Girl in the Chair: Research for Storytellers

First off, the title: It's a Spider-man reference. I use it to refer to a part of my work when I help other storytellers find, research, or track down tales they are interested in. I mostly do this for our storytelling volunteers at the Világszép Foundation, but I also regularly get inquires from storytellers around the world, and I am always happy to help.

So, here is a brand new blog series about research for storytellers.

One more geeky reference

Why?

First off, research is the invisible part of a storyteller's work. When people invite us to create a new performance, they rarely ever realize how much work goes into it behind the scenes. By making this work a bit more visible, I hope to garner more appreciation for our art form.

Second, research is the tool we use to avoid ethical issues such as breach of copyright or cultural appropriation. It is important for people to be aware of the differences between folktale and literary story, between public domain and copyrighted material. It is an important topic to explore.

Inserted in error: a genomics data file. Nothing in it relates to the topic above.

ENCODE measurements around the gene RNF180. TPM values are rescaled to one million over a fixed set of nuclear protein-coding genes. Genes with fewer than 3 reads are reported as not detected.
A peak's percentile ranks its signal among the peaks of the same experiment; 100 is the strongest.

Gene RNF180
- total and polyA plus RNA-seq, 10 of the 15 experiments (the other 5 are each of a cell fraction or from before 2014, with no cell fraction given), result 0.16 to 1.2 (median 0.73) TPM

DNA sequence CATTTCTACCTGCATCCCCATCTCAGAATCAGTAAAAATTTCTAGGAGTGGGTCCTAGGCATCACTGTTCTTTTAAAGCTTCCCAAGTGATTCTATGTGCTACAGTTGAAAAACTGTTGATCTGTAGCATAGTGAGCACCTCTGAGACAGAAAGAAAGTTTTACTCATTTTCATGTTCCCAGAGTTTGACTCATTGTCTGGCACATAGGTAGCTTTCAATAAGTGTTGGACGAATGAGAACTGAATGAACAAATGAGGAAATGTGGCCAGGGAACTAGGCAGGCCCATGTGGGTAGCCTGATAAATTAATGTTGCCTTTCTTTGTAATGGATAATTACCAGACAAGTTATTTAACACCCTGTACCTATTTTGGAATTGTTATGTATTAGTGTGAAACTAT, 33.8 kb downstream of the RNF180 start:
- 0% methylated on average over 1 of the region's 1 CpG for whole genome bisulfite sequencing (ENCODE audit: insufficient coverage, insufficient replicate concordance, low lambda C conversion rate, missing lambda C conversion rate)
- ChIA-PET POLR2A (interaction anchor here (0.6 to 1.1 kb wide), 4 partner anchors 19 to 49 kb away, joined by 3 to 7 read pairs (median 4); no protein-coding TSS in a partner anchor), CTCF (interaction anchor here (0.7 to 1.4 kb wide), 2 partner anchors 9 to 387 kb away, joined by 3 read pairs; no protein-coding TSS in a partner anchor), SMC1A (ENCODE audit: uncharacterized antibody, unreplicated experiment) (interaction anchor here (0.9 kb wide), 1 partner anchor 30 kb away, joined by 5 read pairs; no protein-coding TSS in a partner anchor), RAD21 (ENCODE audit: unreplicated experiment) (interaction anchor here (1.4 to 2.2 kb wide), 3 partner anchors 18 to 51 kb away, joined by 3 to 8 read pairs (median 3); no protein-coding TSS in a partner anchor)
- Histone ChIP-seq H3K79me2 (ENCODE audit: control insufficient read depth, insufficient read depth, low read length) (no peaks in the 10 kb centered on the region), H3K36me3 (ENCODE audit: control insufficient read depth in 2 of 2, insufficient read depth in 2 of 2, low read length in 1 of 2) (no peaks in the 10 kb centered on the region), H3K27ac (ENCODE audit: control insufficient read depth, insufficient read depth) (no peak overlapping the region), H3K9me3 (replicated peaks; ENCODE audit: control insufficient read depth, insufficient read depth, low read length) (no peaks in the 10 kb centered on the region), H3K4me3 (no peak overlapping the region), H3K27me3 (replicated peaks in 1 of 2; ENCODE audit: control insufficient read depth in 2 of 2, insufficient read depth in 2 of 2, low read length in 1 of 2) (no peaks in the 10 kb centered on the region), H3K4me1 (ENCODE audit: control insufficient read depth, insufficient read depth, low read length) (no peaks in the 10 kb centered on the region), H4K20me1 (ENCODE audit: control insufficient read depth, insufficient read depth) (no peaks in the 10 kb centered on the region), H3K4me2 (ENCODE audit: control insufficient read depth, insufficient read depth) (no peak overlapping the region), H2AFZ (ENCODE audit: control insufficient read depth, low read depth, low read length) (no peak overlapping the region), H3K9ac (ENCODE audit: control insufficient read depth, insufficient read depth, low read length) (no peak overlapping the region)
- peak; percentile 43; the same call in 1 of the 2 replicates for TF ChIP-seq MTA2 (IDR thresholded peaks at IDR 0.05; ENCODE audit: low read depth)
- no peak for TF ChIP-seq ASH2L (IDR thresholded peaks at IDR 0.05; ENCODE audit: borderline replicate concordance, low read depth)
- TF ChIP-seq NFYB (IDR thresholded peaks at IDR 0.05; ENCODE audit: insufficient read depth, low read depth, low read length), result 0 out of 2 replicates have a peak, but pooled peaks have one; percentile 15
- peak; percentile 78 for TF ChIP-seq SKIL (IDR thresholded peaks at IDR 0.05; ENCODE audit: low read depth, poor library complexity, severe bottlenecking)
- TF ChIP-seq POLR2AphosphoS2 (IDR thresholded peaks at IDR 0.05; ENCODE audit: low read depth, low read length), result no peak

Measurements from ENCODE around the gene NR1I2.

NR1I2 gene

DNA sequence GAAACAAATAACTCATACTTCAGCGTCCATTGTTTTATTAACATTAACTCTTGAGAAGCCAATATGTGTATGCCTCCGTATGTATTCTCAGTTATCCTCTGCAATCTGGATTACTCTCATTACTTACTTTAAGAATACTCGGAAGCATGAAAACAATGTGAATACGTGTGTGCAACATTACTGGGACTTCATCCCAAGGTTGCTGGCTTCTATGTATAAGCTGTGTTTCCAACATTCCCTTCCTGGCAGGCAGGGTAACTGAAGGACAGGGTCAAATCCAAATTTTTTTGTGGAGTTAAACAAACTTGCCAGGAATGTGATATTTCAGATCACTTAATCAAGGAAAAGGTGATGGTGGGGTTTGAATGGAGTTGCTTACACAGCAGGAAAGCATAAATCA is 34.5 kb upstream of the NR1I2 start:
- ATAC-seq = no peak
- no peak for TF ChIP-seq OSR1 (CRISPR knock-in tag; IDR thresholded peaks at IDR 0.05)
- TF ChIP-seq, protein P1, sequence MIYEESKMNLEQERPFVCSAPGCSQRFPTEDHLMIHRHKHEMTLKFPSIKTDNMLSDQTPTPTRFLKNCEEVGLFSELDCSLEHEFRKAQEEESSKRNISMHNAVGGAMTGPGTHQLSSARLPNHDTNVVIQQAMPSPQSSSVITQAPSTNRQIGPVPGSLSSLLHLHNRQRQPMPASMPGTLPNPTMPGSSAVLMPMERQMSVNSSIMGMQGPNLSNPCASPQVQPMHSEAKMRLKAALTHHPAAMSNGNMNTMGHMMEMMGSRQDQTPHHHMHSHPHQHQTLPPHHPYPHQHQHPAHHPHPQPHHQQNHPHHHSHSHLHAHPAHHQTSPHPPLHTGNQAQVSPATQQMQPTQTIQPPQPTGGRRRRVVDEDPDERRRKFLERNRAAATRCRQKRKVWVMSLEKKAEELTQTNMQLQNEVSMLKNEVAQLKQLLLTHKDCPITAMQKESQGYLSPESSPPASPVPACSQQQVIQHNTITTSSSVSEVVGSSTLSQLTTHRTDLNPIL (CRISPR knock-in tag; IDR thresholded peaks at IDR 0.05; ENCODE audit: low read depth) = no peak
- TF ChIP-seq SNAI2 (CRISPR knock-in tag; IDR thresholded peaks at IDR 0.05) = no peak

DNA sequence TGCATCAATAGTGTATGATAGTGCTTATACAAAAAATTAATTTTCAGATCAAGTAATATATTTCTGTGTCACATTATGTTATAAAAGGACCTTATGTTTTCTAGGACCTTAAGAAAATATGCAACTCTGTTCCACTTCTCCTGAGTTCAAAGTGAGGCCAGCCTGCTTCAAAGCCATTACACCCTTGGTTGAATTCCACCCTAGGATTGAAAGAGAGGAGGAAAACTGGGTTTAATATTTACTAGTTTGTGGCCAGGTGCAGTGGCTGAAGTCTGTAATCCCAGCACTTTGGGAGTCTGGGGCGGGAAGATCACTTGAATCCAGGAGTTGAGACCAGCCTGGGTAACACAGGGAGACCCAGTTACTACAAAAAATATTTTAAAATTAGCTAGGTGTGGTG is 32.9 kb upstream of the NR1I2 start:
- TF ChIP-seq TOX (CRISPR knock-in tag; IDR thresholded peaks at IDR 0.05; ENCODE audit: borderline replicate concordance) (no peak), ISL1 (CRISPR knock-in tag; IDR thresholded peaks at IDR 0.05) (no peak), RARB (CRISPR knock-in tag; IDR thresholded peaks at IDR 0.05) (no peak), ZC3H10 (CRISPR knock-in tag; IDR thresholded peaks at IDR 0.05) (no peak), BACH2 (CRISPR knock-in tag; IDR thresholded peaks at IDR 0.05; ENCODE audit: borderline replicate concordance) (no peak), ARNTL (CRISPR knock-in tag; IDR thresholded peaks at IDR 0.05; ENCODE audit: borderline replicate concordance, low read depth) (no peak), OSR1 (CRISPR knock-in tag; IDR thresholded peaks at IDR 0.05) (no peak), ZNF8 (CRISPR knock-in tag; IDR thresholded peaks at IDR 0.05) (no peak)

Third, and most importantly: I want to show my work to help other tellers. I use various research tools and methods, and I hope that pointing them out will help others can also learn to use them. Not all of it will be useful for everyone, but that's okay.

So, what is Girl in the Chair, exactly?

It is a blog series (hopefully monthly or bi-monthly, we'll see) where I take on research questions, and I publish the process of answering them in a case study.

Anyone can pose a research question (here in the comments, on Facebook, via email, etc.). I don't promise to answer all of them, but I will pick the ones that seem the most interesting, and try to showcase research methods through them.

Blog posts so far


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